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GE Researchers Plan to Sequence Single DNA Molecules Using “Closed Complex” Chemistry Soon


By Julia Karow

Scientists at General Electric have demonstrated proof of concept for several aspects of “closed complex” sequencing, a single-molecule sequencing-by-synthesis chemistry under development at the firm for several years, and are planning to generate their first sequence data within three months, according to a company researcher.

The method will sequence DNA in a stepwise fashion, capturing a single terminal-phosphate-labeled nucleotide inside a polymerase prior to its addition to DNA, imaging the label, and resuming the reaction by adding a buffer with divalent metal ions.

At the National Human Genome Research Institute’s Advanced DNA Sequencing Technology Development Meeting in Chapel Hill, NC, last week, John Nelson, a scientist at the GE Global Research Center in Niskayuna, NY, reported that he and his colleagues have successfully formed stable closed complexes between primed single DNA molecules, polymerase, and labeled nucleotides on a solid support in a microfluidic system. They are now working on optimizing reaction conditions and building a “breadboard” platform to sequence DNA.

GE’s research team won a two-year, $900,000 grant to develop the chemistry under the NHGRI’s “$1,000 Genome” program in 2006 (see In Sequence 1/2/2007), followed by a two-year, $1.34 million follow-on grant last year (see In Sequence 10/13/2009).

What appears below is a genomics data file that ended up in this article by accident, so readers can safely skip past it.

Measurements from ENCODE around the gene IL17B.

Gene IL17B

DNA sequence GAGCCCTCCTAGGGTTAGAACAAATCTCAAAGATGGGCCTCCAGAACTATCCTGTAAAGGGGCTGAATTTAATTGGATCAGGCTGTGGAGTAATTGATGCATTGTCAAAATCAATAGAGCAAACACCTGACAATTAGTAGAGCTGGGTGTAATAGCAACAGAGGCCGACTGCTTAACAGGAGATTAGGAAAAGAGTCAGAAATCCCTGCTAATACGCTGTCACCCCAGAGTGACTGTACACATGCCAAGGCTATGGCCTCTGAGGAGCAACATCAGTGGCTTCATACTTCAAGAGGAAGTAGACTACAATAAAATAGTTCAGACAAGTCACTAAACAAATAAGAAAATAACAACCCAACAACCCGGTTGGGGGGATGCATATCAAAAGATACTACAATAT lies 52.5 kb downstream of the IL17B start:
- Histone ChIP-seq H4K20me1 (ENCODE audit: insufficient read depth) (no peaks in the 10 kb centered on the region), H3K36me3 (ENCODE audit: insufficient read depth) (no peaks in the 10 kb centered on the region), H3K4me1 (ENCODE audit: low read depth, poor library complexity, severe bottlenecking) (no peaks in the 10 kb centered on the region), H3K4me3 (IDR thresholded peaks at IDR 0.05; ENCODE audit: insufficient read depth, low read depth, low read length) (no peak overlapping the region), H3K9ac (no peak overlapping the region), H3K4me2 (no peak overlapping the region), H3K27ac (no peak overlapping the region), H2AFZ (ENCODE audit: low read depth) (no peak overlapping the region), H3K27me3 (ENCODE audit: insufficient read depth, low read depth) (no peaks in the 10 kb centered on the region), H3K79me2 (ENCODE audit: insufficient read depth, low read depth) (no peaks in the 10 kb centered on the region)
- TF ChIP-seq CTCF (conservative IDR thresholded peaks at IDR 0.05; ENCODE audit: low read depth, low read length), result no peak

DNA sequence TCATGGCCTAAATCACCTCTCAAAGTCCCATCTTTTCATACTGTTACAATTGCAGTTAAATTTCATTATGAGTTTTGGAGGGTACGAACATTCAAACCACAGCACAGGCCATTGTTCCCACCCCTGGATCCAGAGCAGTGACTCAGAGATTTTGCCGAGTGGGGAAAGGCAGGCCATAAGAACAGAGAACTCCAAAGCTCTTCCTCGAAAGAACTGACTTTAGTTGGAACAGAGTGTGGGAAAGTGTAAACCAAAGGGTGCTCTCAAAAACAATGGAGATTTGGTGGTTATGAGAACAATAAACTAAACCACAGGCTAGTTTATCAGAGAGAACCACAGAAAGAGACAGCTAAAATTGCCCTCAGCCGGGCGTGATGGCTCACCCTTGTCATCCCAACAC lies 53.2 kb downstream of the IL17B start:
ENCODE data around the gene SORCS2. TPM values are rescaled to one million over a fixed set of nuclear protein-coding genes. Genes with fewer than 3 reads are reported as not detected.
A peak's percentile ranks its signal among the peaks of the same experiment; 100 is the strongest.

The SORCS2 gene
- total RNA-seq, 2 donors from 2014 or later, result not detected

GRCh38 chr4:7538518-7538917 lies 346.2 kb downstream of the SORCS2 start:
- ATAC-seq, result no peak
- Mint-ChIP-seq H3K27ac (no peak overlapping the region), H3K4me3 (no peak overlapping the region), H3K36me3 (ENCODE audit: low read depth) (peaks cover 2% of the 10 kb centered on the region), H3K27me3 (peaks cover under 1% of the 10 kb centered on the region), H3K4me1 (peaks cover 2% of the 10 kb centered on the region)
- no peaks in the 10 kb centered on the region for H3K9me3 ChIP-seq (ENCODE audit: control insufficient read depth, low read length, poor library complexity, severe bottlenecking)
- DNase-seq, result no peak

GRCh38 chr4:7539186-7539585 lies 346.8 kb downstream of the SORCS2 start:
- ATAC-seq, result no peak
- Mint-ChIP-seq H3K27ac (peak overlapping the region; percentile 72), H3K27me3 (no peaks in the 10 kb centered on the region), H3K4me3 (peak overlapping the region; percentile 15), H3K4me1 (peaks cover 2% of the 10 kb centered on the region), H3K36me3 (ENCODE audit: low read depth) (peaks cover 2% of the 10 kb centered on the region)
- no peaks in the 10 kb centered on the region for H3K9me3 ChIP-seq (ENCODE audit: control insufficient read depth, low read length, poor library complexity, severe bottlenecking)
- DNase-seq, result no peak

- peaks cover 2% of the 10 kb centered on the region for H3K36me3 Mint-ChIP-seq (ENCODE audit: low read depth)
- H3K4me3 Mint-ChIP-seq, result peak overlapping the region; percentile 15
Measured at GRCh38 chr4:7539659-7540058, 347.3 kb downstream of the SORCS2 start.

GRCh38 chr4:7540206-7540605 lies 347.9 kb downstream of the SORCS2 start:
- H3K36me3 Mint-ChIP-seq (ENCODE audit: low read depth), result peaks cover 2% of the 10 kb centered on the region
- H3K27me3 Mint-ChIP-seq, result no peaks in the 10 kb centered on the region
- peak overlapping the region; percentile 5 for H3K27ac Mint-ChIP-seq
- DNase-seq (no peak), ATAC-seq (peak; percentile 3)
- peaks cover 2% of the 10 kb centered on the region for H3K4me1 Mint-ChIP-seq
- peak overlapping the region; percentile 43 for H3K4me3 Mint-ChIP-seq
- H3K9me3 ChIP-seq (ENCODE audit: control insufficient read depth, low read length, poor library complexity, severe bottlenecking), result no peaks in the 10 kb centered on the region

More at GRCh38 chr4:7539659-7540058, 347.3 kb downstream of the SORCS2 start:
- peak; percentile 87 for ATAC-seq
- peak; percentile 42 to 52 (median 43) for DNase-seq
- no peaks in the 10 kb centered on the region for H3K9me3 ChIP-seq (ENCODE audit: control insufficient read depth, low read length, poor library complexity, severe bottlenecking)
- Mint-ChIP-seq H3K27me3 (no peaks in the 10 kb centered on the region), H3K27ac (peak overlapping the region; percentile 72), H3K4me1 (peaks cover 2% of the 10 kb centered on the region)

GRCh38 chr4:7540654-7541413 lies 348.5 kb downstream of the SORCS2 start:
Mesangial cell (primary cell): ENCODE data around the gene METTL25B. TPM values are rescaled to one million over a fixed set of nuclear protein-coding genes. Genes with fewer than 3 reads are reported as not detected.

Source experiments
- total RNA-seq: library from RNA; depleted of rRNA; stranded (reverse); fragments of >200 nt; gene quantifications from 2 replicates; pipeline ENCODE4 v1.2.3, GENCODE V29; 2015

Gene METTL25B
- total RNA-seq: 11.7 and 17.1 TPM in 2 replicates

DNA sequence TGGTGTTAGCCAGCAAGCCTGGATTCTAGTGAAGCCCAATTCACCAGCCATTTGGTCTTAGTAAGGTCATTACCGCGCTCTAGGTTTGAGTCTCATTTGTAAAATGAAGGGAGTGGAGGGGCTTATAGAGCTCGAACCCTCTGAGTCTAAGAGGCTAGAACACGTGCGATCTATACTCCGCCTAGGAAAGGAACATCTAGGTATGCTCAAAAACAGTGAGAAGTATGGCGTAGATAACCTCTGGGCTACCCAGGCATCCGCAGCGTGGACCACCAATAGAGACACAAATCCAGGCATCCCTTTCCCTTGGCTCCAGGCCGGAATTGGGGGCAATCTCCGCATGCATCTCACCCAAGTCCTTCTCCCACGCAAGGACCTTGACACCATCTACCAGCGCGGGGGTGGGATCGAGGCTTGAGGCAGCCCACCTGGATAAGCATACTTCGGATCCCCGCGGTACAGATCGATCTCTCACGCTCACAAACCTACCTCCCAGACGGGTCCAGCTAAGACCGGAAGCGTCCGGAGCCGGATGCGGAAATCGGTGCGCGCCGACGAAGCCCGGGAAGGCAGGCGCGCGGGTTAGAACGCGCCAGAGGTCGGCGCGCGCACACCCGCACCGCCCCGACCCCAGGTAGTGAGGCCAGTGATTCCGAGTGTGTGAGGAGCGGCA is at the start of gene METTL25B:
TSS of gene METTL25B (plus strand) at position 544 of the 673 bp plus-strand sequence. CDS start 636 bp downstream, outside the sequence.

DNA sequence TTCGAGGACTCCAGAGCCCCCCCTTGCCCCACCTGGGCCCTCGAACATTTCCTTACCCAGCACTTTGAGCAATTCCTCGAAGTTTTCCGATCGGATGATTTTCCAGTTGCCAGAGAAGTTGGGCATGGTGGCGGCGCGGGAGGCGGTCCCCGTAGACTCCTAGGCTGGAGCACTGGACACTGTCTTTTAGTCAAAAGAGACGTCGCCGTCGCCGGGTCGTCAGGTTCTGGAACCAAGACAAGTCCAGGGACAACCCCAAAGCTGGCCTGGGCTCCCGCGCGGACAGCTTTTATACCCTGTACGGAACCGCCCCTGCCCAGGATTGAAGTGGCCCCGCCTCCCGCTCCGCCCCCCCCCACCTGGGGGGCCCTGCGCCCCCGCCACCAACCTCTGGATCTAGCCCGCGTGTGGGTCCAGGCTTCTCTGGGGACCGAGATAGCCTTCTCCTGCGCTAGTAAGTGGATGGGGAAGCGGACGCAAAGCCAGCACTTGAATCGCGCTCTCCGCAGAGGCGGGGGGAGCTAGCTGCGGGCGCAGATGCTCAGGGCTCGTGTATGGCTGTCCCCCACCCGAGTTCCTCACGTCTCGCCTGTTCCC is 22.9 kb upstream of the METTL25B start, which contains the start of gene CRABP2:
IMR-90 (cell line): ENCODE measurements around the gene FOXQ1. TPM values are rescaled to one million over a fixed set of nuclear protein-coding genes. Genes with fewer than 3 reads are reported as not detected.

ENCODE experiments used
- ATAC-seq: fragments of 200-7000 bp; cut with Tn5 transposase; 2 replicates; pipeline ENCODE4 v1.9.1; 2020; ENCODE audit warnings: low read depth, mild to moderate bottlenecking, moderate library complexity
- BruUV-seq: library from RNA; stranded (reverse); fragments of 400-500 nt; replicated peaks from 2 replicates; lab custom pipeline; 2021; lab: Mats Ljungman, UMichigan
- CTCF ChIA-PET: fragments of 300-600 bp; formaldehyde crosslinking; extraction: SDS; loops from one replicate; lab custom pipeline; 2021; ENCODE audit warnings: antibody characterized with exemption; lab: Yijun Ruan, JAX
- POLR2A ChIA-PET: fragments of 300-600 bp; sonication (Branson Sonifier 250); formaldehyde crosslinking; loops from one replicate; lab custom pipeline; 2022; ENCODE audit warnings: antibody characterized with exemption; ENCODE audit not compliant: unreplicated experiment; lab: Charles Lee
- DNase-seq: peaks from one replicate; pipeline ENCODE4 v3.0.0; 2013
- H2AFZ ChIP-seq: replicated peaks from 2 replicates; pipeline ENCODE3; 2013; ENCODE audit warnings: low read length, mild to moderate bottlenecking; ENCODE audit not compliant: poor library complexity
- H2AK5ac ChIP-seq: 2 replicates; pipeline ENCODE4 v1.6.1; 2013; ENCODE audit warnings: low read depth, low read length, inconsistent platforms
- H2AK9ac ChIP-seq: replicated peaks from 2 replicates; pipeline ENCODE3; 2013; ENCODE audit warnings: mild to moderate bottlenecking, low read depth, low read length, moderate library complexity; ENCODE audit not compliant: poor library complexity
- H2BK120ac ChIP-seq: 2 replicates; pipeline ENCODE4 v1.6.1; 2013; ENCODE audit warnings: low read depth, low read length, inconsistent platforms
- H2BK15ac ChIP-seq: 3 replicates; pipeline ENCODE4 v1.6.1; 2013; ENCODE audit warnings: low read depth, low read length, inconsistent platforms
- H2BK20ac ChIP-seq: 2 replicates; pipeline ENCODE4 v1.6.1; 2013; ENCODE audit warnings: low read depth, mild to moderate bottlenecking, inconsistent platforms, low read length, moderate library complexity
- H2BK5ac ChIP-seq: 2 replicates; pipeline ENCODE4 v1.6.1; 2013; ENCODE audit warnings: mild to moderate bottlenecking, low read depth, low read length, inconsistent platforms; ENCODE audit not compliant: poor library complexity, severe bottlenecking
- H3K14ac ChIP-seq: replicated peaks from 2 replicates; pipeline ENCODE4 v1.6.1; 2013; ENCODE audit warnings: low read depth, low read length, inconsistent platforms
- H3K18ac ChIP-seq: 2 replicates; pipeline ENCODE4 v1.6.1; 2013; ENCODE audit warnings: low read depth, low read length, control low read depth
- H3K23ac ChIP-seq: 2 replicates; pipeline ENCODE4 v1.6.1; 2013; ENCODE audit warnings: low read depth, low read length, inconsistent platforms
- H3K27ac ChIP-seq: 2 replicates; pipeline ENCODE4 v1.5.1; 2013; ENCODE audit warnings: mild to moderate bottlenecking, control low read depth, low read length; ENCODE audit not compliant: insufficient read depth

Nelson explained that when DNA polymerase is mixed with primed DNA, it forms a binary complex. When labeled nucleotides are added and the correct nucleotide binds, an open tertiary complex forms at first, but then the enzyme’s “fingers” clamp down and trap the nucleotide in a closed complex, which is stable in the absence of divalent metal ions. After washing away free nucleotides, the label can be imaged. The base incorporation reaction is then completed — and the label cleaved — by adding buffer containing divalent magnesium or manganese ions, and the cycle is repeated.

Similar to Life Technologies’ “Starlight” single-molecule technology, which also uses terminal-phosphate-labeled nucleotides, the “closed complex” chemistry would generate natural DNA and allow for degraded polymerase to be replaced with fresh enzyme, thus promising long read lengths.

But unlike Life Tech’s method, and somewhat more akin to Helicos’ single-molecule technology, it would sequence DNA base-by-base instead of in real time, making it easier to image many reads in parallel.

Using a Biacore platform, Nelson’s group showed that they can form stable binary and tertiary complexes of surface-bound DNA, polymerase, and unlabeled nucleotides in a flow, in the absence of divalent metal ions. When they added metal ions to the closed complexes, the polymerases incorporated the nucleotides as expected. In addition, they were able to strip the enzyme off and add new enzyme repeatedly.

When the researchers added base-labeled or phosphate-labeled nucleotides, closed complexes also formed. However these were somewhat unstable. Raising the temperature helped, but so far, the scientists have not been able to form very stable closed complexes with terminal-phosphate-labeled nucleotides. They are hoping to achieve this by using new types of polymerases, generated by mutagenesis, and by synthesizing new types of terminally labeled nucleotides.

At the same time, they are developing a “breadboard” platform with a heated microfluidic stage to image single DNA molecules. Within three months, Nelson said, “we are hoping to generate sequence data on single molecules on this platform.”

Nelson told In Sequence that will take additional proof-of-principle work before GE will decide whether — and how — it might want to commercialize the “closed complex” sequencing chemistry.

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